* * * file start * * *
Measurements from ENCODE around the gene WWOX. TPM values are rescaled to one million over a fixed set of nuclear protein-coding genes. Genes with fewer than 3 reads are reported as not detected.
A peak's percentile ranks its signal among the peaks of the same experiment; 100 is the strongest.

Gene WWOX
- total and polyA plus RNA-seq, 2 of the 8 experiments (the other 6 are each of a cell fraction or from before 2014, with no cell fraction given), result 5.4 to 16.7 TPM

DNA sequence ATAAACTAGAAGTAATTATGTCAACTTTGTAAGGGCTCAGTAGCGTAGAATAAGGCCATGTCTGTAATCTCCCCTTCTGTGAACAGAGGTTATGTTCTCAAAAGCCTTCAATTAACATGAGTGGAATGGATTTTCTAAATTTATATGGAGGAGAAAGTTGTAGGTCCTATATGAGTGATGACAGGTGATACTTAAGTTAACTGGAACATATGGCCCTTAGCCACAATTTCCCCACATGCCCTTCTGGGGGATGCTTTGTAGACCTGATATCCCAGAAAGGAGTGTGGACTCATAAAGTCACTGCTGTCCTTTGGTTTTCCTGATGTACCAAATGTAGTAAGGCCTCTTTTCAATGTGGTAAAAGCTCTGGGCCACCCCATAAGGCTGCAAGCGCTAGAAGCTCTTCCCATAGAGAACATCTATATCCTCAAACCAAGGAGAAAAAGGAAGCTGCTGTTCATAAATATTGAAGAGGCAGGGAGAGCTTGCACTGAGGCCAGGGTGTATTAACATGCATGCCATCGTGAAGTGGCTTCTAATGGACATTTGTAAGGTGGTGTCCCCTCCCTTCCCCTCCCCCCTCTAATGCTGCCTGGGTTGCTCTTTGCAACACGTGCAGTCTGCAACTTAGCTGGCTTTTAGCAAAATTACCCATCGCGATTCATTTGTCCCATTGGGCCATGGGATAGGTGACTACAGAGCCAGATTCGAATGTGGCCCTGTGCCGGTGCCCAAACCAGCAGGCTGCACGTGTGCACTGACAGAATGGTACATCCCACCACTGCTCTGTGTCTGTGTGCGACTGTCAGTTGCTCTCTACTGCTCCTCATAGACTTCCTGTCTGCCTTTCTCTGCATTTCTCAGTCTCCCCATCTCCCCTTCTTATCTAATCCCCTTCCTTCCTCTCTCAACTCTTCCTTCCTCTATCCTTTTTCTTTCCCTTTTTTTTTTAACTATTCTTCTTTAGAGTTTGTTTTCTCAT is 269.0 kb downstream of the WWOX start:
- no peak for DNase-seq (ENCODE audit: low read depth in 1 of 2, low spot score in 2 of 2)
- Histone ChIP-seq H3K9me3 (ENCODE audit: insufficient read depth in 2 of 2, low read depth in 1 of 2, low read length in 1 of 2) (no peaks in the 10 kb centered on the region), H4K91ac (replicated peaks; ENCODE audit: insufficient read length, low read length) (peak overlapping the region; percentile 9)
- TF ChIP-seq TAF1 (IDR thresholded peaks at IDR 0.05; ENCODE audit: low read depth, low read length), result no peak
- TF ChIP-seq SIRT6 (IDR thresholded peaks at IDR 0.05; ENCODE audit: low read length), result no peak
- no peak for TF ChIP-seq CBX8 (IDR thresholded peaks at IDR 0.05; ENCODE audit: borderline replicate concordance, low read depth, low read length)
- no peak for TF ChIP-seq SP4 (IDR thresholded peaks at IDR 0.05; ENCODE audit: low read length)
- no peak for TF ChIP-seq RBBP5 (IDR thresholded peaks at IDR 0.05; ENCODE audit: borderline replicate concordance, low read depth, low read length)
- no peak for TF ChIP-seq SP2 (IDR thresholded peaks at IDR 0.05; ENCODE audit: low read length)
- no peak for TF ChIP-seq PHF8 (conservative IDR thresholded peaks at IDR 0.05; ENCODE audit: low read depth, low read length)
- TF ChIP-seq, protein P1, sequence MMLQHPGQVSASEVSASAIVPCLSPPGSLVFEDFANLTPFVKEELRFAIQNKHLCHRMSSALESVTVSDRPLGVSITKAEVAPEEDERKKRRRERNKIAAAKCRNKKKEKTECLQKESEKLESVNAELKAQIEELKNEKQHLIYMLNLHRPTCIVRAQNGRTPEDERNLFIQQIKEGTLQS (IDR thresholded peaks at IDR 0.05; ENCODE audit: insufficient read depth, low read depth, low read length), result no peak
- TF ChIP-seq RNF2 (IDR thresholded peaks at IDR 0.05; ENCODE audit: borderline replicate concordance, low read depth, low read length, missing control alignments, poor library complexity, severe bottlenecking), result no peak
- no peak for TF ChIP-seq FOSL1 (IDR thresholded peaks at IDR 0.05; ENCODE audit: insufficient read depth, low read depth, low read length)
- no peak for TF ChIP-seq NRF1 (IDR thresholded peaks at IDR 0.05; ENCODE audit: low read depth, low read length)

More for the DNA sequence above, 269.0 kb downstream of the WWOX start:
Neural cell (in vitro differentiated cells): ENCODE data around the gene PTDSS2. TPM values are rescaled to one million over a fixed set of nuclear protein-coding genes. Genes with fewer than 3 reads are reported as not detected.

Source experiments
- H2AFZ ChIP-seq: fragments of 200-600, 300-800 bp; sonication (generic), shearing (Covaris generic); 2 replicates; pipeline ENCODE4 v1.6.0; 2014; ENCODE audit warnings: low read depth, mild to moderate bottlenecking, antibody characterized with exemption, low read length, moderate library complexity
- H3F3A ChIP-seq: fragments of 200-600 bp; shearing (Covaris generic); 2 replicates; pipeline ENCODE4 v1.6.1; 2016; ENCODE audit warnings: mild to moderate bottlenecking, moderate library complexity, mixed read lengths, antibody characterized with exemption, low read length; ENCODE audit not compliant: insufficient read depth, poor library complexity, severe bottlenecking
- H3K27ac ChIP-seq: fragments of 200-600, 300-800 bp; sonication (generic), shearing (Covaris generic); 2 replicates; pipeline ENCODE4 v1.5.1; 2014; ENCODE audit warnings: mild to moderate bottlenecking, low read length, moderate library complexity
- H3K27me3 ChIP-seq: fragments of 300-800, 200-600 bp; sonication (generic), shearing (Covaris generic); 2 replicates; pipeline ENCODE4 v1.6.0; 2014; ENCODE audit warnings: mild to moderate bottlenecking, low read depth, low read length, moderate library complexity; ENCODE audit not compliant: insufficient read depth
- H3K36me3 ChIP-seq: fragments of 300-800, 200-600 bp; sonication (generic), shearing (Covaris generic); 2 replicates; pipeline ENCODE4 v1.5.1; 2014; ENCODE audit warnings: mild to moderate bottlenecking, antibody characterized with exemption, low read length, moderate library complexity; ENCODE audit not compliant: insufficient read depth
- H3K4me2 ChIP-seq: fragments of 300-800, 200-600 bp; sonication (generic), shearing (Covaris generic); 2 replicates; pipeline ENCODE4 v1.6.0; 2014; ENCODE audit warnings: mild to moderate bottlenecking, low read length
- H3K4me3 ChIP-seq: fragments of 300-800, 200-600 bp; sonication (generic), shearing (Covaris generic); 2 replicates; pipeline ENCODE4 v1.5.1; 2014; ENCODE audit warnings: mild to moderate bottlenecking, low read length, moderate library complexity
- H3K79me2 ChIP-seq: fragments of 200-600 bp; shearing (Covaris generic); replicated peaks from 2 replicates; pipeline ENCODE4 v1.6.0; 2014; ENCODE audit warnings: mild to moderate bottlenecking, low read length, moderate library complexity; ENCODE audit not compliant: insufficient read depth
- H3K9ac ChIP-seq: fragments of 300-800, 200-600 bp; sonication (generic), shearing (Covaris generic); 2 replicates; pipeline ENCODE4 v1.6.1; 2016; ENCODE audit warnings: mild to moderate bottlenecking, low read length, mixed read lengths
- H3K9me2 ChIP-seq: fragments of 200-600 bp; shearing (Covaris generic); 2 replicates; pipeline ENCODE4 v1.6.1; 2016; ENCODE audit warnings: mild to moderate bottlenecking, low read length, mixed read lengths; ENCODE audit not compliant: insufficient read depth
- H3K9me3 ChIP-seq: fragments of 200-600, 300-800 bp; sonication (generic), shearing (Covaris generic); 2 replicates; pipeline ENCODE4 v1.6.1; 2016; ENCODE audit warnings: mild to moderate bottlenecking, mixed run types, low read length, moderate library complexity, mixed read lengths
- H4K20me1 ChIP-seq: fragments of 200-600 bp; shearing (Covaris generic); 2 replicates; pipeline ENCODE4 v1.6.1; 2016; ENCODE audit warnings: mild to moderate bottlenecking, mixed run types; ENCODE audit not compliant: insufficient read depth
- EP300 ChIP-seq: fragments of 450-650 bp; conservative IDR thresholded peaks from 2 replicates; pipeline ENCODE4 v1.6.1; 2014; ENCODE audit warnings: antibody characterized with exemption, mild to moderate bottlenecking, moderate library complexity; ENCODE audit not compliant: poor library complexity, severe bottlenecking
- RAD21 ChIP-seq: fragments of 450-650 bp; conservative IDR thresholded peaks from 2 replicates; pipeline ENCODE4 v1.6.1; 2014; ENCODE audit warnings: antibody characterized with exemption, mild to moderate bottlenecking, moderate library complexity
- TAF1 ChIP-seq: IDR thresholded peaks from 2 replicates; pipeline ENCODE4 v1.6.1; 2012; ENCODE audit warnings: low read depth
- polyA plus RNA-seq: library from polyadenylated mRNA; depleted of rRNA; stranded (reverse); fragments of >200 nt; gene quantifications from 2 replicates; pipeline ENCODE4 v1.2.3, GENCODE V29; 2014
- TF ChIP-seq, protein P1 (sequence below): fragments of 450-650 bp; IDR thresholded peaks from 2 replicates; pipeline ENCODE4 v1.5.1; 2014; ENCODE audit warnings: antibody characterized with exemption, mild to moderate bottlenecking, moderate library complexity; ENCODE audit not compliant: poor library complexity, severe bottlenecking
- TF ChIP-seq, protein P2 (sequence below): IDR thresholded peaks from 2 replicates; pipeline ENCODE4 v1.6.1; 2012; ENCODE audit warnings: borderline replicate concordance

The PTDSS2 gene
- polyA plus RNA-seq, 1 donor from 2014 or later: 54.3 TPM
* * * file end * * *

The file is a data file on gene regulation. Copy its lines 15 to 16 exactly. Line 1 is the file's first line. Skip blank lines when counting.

- TF ChIP-seq, protein P1, sequence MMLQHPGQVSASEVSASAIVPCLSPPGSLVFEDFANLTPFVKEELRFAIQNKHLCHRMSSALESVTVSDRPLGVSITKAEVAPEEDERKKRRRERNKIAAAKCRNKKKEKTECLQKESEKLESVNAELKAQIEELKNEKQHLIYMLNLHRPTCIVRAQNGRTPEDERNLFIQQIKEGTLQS (IDR thresholded peaks at IDR 0.05; ENCODE audit: insufficient read depth, low read depth, low read length), result no peak
- TF ChIP-seq RNF2 (IDR thresholded peaks at IDR 0.05; ENCODE audit: borderline replicate concordance, low read depth, low read length, missing control alignments, poor library complexity, severe bottlenecking), result no peak